This is going to be a little shorter than usual. I didn't have phone or Internet service to my home this weekend, for reasons that AT & T can't quite explain. They assure me they'll fix the problem -- by Friday. Last Thursday I spent over an hour with a guy from Westlaw trying to figure out why it won't do the same things that Lexis will, and on Saturday I went out to eat and ordered the tuna medium rare, whereupon I was told that the cook only prepares it rare. Not that there's a problem with service in this country or anything.
So let's get to it. Two decisions from the Supreme Court last week, the first holding that a speeding ticket need not allege that the speed was unreasonable for conditions, the second reversing an 8th District decision and holding that a defendant in a civil case who asserts that he wasn't served properly doesn't waive that defense by participating in the litigation. I'd reviewed the oral arguments in the Supreme Court a couple months ago, and I talked about the problems with the appellate court's decision when it first came out, so reversal wasn't a surprise. On to the courts of appeals...
Several criminal decisions of note: 6th District gives a good summary of case law regarding advising a defendant of PRC at a plea hearing, holds that court's statement that defendant may have up to 5 years of PRC, when PRC was mandatory, was sufficient when coupled with written plea agreement that correctly advised defendant of term... 2nd District reverses trial court's grant of motion to suppress, holds that exigent circumstances permitted police to pursue defendant into house in drug arrest... 8th District reverses because trial court permitted detective to give opinion testimony as to witness' truthfulness... When cop stops car for expired plate and finds out that driver isn't owner, further intrusion of asking for driver's ID is "minimal," says 9th District... A LEADS report qualifies under the business records exception to the hearsay rule, 12th District holds, also reviews other court decisions on that subject.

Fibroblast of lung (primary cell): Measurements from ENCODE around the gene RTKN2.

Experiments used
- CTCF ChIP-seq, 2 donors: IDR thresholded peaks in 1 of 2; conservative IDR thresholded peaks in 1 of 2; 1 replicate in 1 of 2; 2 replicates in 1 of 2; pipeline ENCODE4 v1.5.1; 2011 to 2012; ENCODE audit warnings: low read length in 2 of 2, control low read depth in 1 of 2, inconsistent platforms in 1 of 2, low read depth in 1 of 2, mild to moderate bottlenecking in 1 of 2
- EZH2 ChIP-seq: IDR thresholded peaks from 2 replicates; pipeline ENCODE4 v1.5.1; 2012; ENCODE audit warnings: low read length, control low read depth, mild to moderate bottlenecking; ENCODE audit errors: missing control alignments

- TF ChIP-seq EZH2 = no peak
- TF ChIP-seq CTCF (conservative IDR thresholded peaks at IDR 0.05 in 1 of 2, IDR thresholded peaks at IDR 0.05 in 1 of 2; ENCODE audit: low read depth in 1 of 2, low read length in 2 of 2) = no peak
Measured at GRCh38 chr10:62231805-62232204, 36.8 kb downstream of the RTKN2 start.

In the only civil decision of note, the 8th District reaffirms that employment-at-will doctrine not overridden by employee handbook, also rejects promissory estoppel argument in wrongful discharge claim.
And from the Department of Cases I Never Finished Reading: the opening line in last week's decision by the 8th District in Dinucci v. Lis:
The case at bar stems from a dispute between neighbors involving the capture and eventual safe release of a house cat.